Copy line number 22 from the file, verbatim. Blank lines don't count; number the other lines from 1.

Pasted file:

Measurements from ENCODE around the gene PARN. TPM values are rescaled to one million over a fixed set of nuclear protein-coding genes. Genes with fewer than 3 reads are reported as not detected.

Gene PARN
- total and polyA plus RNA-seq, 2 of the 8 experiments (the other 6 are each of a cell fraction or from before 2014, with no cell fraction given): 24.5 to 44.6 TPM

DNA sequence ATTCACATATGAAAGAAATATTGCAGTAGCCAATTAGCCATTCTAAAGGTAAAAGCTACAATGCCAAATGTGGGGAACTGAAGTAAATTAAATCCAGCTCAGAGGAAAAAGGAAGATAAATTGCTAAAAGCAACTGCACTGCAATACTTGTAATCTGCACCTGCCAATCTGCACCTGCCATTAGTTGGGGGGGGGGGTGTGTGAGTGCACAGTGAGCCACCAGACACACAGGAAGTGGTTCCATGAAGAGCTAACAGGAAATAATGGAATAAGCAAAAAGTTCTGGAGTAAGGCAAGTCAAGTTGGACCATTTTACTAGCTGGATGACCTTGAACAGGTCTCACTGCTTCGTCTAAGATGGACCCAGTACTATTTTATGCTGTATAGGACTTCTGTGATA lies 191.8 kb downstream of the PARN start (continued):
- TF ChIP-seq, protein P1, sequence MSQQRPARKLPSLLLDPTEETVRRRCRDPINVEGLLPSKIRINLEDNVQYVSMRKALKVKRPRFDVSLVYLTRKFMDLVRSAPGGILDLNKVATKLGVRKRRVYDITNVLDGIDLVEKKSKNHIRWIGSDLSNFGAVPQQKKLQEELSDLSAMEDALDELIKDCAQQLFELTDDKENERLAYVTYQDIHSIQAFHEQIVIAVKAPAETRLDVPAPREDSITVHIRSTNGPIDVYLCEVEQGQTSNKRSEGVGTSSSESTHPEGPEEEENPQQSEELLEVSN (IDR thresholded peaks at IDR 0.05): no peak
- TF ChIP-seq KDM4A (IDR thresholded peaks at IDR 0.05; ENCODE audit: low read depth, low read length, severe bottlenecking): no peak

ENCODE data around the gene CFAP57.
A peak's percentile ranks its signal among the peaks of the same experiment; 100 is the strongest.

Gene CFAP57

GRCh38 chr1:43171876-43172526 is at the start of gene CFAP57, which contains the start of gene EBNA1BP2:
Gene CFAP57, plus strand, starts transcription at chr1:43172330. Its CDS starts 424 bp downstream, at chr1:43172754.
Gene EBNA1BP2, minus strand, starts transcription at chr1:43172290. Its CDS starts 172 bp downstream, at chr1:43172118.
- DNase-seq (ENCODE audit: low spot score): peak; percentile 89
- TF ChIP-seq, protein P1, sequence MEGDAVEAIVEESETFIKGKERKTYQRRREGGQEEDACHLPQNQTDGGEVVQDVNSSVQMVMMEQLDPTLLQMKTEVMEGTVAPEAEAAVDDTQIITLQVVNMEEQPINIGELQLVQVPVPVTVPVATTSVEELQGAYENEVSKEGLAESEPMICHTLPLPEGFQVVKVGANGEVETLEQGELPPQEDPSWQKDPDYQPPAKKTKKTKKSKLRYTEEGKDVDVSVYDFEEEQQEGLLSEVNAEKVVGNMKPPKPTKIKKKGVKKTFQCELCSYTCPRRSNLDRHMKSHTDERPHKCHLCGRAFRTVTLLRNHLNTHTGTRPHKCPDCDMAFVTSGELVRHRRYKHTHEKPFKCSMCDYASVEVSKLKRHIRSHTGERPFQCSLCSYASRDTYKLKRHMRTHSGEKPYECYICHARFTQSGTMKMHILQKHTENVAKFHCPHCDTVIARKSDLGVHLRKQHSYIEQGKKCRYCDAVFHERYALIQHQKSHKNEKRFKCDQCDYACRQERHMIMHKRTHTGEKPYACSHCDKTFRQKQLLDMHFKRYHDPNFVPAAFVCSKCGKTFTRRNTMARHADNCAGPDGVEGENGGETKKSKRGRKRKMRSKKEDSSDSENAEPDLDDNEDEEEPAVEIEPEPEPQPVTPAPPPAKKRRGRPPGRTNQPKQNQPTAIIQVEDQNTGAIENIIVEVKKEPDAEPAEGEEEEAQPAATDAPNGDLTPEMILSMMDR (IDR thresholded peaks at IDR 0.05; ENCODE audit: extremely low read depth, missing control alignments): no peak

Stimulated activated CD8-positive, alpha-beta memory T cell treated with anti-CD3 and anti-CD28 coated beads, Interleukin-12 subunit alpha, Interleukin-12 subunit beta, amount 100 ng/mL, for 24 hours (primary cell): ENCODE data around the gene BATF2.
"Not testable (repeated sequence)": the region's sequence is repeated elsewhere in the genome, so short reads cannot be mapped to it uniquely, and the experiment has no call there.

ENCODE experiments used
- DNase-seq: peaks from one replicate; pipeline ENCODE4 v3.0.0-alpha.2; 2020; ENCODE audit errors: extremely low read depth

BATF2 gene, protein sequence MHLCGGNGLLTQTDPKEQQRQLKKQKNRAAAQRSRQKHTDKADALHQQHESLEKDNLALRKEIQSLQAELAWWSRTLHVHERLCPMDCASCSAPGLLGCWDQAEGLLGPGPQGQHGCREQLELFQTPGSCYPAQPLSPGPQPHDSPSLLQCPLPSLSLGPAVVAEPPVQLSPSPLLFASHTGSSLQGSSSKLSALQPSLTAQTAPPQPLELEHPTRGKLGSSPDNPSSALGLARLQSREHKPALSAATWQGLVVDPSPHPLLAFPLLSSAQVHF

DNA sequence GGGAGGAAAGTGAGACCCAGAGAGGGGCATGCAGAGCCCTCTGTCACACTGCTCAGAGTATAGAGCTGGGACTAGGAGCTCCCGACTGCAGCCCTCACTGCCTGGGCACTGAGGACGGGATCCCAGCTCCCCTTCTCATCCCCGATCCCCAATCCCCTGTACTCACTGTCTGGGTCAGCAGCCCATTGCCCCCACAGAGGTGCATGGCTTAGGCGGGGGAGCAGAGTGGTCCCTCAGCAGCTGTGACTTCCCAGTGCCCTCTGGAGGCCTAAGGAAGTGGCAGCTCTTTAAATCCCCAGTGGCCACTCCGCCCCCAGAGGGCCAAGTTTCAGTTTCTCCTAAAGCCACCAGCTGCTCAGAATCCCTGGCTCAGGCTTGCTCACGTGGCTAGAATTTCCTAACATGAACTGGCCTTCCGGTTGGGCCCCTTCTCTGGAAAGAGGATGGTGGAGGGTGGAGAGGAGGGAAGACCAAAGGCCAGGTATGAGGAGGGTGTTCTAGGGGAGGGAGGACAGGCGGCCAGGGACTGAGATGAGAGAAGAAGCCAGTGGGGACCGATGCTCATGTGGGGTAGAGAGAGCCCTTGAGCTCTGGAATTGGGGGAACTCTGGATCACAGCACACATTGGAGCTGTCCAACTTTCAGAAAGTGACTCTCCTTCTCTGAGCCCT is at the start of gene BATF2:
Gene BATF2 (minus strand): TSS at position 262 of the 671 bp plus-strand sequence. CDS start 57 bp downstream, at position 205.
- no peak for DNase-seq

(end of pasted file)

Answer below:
- no peak for DNase-seq